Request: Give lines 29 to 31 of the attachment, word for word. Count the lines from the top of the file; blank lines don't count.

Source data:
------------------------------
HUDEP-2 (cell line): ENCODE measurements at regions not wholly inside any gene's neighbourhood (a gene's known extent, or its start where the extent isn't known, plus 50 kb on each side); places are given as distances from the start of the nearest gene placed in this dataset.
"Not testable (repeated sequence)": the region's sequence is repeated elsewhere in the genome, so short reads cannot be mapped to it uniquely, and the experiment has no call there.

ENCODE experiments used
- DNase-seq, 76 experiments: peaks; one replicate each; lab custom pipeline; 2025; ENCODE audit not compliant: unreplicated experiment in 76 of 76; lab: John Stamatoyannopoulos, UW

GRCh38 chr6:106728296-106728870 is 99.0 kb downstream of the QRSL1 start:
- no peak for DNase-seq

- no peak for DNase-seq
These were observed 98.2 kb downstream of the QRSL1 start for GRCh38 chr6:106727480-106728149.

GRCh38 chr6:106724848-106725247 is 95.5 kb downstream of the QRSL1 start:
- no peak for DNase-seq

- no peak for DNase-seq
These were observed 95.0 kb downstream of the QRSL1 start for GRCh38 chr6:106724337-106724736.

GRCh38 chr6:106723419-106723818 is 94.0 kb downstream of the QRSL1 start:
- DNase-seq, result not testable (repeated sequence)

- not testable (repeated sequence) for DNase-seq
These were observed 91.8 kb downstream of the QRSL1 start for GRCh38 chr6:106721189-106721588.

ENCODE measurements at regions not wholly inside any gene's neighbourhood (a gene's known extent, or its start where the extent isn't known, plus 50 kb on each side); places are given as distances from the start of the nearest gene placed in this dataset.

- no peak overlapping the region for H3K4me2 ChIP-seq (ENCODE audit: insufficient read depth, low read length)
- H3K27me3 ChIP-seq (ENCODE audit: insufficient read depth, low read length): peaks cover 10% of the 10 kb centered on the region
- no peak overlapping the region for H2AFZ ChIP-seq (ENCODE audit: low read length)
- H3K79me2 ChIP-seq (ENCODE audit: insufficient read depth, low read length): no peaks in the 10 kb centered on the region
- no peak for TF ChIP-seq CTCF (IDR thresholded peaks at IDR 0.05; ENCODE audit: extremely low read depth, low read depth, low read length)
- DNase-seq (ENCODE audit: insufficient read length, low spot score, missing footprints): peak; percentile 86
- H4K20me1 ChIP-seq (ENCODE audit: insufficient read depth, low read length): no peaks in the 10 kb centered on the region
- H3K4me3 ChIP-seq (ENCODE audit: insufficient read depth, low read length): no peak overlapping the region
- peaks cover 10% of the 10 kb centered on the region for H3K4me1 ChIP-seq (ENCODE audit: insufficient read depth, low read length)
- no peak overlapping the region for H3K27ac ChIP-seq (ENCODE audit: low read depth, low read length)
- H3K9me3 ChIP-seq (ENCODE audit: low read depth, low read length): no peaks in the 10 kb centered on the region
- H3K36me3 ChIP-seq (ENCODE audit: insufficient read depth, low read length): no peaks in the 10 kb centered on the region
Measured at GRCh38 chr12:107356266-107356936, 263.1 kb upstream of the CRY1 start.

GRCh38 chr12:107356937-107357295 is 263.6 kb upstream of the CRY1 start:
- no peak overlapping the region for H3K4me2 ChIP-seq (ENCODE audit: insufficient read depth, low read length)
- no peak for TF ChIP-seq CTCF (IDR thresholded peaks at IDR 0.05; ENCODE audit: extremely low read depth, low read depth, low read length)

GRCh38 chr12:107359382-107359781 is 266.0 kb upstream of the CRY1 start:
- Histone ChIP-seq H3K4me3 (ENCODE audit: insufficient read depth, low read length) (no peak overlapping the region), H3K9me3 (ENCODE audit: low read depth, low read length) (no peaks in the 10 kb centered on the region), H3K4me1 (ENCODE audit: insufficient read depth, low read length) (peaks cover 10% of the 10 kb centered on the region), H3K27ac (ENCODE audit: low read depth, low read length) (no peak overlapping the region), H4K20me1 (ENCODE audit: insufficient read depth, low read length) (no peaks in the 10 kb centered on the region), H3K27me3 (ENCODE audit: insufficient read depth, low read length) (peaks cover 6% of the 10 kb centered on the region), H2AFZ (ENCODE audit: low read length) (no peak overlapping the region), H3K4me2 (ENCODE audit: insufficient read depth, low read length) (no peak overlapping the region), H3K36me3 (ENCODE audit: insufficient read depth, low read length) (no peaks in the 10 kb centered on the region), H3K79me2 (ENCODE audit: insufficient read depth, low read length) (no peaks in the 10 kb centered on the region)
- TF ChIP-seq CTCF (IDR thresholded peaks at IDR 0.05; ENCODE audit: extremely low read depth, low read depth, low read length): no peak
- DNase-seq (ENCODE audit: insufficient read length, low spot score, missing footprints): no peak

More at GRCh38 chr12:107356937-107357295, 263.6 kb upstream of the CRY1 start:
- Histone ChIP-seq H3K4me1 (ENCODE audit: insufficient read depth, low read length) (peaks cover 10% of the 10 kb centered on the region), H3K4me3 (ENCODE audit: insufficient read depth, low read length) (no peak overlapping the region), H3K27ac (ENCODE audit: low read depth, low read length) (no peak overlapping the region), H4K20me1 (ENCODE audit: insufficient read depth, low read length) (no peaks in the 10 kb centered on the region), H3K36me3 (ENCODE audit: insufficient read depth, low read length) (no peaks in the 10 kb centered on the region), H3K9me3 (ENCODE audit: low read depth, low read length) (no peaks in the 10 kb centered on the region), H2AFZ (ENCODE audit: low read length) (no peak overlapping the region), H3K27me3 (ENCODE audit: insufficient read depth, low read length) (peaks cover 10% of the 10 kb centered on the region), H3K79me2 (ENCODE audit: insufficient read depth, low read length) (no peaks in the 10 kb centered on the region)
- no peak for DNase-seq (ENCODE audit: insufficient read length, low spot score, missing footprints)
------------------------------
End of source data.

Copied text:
- H3K36me3 ChIP-seq (ENCODE audit: insufficient read depth, low read length): no peaks in the 10 kb centered on the region
Measured at GRCh38 chr12:107356266-107356936, 263.1 kb upstream of the CRY1 start.

GRCh38 chr12:107356937-107357295 is 263.6 kb upstream of the CRY1 start: